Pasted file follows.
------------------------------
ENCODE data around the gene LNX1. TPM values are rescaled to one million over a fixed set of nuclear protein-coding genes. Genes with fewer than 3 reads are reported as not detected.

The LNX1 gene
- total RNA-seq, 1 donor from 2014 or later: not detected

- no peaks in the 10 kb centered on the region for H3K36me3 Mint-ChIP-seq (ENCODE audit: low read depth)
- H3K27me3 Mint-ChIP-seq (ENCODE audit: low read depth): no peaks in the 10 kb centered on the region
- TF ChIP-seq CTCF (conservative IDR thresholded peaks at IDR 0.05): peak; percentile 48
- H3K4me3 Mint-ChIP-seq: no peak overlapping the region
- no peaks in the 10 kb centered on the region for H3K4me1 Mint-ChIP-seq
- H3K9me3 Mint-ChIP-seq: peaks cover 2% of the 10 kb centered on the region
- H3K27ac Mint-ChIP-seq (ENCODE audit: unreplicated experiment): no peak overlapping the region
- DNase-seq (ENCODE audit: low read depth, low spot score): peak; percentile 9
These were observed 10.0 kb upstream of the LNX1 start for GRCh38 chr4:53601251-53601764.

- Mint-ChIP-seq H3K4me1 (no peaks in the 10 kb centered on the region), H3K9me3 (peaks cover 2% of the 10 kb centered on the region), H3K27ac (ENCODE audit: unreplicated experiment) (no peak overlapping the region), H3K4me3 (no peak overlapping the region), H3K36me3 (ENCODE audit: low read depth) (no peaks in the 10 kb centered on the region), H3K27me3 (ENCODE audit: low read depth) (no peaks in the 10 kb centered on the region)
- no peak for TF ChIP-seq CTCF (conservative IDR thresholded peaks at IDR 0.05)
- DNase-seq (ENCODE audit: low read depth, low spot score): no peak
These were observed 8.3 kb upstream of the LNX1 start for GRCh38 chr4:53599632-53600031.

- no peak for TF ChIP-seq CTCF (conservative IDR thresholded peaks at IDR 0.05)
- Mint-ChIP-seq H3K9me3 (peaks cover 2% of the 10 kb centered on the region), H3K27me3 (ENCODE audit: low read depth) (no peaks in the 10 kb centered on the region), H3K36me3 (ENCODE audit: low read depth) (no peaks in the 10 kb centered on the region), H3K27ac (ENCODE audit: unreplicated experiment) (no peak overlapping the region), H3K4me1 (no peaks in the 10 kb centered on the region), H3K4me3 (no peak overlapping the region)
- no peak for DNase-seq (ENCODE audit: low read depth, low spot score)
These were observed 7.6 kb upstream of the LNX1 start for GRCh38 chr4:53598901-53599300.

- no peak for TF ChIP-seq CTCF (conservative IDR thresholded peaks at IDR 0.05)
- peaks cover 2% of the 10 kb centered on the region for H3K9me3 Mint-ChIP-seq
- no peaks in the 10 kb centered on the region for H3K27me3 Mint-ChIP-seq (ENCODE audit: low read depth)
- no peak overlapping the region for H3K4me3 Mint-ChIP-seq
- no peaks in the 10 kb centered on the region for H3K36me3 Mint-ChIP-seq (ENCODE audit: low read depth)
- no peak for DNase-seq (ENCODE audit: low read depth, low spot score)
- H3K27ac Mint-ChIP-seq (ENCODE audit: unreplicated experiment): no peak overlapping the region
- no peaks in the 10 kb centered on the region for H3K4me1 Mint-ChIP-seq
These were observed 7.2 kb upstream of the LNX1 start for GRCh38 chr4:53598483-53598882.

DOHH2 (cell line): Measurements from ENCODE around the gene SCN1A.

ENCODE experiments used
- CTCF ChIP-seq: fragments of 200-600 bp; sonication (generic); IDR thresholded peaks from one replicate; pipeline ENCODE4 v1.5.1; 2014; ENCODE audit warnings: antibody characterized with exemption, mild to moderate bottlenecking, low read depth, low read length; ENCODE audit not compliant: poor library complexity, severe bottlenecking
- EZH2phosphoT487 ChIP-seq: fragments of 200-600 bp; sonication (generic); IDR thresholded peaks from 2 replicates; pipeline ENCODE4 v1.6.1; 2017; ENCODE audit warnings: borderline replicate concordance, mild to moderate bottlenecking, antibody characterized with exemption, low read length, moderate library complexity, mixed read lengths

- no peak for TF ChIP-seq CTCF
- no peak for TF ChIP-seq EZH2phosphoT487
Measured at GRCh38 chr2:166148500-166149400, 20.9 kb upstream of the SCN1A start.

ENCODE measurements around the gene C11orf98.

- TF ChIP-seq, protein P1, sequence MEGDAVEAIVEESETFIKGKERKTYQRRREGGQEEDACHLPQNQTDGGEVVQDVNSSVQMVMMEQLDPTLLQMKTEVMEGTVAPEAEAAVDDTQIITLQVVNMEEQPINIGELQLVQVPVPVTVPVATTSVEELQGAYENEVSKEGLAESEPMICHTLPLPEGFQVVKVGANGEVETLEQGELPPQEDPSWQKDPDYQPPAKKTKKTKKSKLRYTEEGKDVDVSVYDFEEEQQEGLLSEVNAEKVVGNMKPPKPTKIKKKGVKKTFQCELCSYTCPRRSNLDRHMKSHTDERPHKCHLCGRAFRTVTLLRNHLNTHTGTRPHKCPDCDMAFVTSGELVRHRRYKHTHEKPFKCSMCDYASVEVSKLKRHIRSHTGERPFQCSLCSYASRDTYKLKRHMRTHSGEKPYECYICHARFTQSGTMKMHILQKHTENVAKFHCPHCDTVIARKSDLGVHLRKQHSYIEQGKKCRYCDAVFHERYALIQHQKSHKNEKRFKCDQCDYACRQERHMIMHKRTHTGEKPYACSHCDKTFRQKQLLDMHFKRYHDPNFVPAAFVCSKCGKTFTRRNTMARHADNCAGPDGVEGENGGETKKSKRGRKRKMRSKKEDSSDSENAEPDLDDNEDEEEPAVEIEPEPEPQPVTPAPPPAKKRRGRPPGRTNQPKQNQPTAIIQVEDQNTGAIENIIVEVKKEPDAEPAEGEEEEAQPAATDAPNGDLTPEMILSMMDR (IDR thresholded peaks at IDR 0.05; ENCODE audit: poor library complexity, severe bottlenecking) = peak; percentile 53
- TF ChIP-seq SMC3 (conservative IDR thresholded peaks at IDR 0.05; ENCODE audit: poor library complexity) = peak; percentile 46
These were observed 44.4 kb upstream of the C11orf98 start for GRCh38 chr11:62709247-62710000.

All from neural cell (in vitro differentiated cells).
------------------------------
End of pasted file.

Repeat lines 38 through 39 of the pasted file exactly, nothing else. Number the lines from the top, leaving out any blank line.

- TF ChIP-seq, protein P1, sequence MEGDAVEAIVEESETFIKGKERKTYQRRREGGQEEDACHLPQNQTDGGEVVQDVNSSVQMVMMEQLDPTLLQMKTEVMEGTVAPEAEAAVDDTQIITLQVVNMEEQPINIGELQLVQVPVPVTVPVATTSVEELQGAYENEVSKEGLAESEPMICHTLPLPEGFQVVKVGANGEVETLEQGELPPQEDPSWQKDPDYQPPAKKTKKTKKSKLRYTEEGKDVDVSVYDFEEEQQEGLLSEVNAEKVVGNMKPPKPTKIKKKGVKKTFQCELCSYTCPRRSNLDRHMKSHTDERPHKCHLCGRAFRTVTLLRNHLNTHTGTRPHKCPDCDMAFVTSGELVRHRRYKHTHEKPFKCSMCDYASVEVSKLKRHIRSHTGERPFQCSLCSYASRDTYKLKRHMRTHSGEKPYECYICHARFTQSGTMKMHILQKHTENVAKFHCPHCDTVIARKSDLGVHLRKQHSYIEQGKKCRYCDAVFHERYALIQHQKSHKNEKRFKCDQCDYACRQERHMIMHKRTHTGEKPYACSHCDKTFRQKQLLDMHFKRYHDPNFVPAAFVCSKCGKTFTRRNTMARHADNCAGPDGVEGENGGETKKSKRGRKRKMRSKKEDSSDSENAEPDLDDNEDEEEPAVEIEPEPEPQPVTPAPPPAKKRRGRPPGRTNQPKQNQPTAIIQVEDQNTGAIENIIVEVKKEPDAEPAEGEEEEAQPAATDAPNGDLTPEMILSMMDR (IDR thresholded peaks at IDR 0.05; ENCODE audit: poor library complexity, severe bottlenecking) = peak; percentile 53
- TF ChIP-seq SMC3 (conservative IDR thresholded peaks at IDR 0.05; ENCODE audit: poor library complexity) = peak; percentile 46